This is the point many people forget to consider when debating about local vs. shared storage.


Your hardware platform will dictate whether you can even approach local storage. If you go with blades, local storage is not going to happen due to the limitations on drive bays.

What if you have 2000 or fewer users? Too many times, we focus squarely on the enterprise environments (10,000+ users) and ignore the small-to-medium business. So I ask you, does it make sense to go with blade servers with SMB? Will you even fill up a single chassis?

You will more than likely run rack-mounted servers where you will be able to fit at least 8 drive spindles within each server.


Remember, we are dealing with a desktop. In the traditional desktop model where we each have a physical PC sitting at our desk, what is the SLA to get that PC repaired if it fails? How long will it take to get a loaner device? What will be included within the loaner? I can guarantee you it will not include your user apps, and chances are it will be some outdated piece of hardware that no one wants.

Simply moving towards a server hosted model, even on local storage, will still have a better SLA than traditional desktop. I can simply access a fresh virtual desktop and start working. This is much faster than the traditional model.


I ask you, is local storage such a bad thing for virtual desktops within the data center?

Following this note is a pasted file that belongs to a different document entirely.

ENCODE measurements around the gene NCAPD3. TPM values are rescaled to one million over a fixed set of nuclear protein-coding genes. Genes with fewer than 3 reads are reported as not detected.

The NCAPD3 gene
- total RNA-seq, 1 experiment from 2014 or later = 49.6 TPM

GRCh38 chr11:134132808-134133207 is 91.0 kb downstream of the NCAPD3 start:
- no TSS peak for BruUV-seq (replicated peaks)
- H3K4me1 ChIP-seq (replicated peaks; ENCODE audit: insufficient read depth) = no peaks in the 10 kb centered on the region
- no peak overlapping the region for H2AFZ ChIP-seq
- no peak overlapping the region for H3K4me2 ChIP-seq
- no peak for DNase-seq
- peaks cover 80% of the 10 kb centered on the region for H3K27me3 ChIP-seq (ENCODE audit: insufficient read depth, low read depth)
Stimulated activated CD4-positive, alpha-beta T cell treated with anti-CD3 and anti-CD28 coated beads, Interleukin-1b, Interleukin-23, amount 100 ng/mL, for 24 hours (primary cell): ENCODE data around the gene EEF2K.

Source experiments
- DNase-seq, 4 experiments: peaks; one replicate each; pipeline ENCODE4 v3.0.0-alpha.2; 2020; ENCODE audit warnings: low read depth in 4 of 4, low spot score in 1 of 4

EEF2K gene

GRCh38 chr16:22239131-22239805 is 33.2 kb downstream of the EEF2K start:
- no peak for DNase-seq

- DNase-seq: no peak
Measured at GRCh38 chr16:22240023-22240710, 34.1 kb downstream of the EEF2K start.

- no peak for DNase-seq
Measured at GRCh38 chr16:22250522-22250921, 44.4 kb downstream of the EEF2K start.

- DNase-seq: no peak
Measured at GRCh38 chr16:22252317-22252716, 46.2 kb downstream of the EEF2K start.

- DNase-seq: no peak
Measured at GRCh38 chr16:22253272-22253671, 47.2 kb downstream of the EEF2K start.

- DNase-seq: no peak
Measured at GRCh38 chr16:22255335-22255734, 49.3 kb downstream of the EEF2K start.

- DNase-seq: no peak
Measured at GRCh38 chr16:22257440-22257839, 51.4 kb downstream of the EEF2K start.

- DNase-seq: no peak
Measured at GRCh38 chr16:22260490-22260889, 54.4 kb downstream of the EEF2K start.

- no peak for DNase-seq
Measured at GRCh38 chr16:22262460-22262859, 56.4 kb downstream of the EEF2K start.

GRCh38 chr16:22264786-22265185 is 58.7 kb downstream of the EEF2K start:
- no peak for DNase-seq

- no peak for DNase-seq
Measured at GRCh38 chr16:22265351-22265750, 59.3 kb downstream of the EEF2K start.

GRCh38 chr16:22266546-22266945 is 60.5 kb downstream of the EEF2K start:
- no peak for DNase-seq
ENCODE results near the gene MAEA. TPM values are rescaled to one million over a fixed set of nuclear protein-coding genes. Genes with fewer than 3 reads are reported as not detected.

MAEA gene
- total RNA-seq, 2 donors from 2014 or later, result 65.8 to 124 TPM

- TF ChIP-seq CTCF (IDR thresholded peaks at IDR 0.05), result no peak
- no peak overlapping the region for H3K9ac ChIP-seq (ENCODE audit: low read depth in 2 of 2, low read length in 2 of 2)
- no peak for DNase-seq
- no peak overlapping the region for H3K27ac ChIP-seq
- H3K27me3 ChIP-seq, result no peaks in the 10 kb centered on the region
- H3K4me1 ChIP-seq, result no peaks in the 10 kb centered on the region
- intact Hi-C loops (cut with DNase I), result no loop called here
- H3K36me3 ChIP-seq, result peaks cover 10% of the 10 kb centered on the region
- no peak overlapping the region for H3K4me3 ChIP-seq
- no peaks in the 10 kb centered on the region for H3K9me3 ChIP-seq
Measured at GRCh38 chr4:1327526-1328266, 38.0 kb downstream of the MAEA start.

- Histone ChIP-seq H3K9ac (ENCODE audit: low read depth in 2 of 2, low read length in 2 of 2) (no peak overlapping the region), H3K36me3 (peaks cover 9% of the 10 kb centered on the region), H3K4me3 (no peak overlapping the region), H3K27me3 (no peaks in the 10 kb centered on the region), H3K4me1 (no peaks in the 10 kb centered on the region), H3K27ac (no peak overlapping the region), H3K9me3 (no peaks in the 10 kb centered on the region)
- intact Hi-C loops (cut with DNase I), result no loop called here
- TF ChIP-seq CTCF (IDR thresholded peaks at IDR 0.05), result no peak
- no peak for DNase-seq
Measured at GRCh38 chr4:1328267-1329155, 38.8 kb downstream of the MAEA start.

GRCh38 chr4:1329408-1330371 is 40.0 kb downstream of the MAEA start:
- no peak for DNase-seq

Daniel – Lead Architect

6 thoughts on “Virtual Desktops with Local Storage, Good Enough for Me”

  1. Hi Daniel

    Couldn’t agree more – the only really issue I have against this is taking personalised desktops offline to perform hardware maintenance / patch the hypervisor – it sort of means that all has to be undertaken out of hours which is a bit of a bind, or do you have a solution for that ?



    1. I believe all hypervisors now support live migration to another physical server even if you use local storage. It will take a little longer than if using shared storage, but it is still possible, which should alleviate the maintenance concern.


      1. Thanks Daniel

        So live storage migration. I see what you are saying but for a large scale deployment with fortnightly security patches, it seems a bit much (I.e. If you are using hyper-v) – I guess if you have a small number of assigned machines then it really isn’t an issue (or shouldn’t be)

        Thanks for coming back to me



  2. Obviously, local storage is a no brainer for non-persistent desktops, for persistent it’s a different case when you talk to customers, the conversation revolves around the failure domain, losing one desktop is fine, losing 200? Not so good.


    1. Why does 1 desktop mean nothing but 200 means the world? If a customer is worried about losing 200 desktops, then why aren’t they worried about losing 1? What is the failure rate between a server versus a traditional desktop? My desktop gets kicked, knocked over and is used as a shelf for coffee cups. Servers have RAID, redundant power, redundant network, and no drinks are allowed in the data center.

      If an organizations wants to use shared storage, then feel free, but I think it is overkill for desktops. Even with the risk of losing a entire physical server. It is all based on how you define your SLAs with the user. A persistent and non-persistent desktop are identical from IT’s perspective. IT is required to provide the base operating environment (OS and corporate apps). I don’t think IT is required to support the user-apps. So if an entire server fails, the user experience is similar, you get assigned a new desktop.

      You settings and data should persist, assuming you defined your data and profile settings correctly, but the physical changes you make to that desktop will be lost.